The land-based family business represents many things to a family member who has inherited or will inherit part of the farm, ranch, vineyard, forest, dairy, or plantation:
- The land is the homestead, the parents’ or grandparents’ home, or a compound setting where several relatives live, maybe even complete with a family cemetery
- Hired hands, long-term employees and their families, and the veterinarian are extensions of the family
- It is the place of harvest, fishing, hiking, planting, pruning, disasters endured and survived, holidays, beautiful sunsets, summers with cousins, horseback riding, weeding, fence-mending, hunting, roundup, livestock sales, and many family gatherings
It is more than a business; it is a family’s sense of place in this world—the physical ties to the earth creating a deeper connection to the family’s identity than many other types of companies. The family is bound together as a family through the business that is supported by the land, and then by a commitment to sustaining this land and caring for it. Perhaps as much as any family business, a land-based family business engenders in its owners a passionate identity of being a steward.
Thus, the emotional attachment to these businesses among families with remote members is very strong, which can be a good thing for connectedness yet also represents a great potential for conflict. The types of conflicts we often see in land-based businesses include these:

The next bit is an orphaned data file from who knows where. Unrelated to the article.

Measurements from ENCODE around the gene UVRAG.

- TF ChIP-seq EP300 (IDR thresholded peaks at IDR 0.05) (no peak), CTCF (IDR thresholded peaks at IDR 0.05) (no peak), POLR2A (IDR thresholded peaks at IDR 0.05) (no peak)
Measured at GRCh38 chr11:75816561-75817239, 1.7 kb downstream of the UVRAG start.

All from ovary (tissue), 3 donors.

- Non-operating family members may resent those with homes on the land who have greater access to it and all the associated amenities, free housing, employee assistance with maintenance, access to vehicles and fuel, use of equipment, the recreation opportunities the grounds provide, and recognition as the owning family, even though there may be many non-operating, remote shareholders.
- From the perspective of those who live at the family business, they are the ones with the burden of always being the hosts during family gatherings, with the assumed expectation by those who live away from the business that they will be the center of attention for the duration of their visit.
- Even among those who operate the business, there are conflicts when some live on the premises and others do not. The number of hours and level of commitment put into working the business, plus being on call or always the first to respond to a problem, is perceived to be a much greater contribution than that of those who live off-site and commute every day.
- The emotional connections to the land may at times seem irrational to those in the family who primarily look at the business through a commercial lens. Land, more than just a business, represents the core essence of individual identity to those who spend their careers working in a land-based family business. The fact that many land-based business owners consider themselves first and foremost farmers sometimes conflicts with any additional business that may have developed out of the original core business. For example, a vineyard is a straightforward agribusiness—a farm. But, a grape-growing family that produces a successful wine will likely move the business from strictly agribusiness into winemaking, which also means branding, distribution, and sales. While the fundamental agribusiness is still the core business, the shift to a winemaking business may leave the original “farmer” on the outside of the power circle, with little knowledge or expertise to manage effectively. This phenomenon challenges not only expectations of family leadership succession, but the core identity of the family: “Are we primarily a farming family or a winemaking and marketing family?”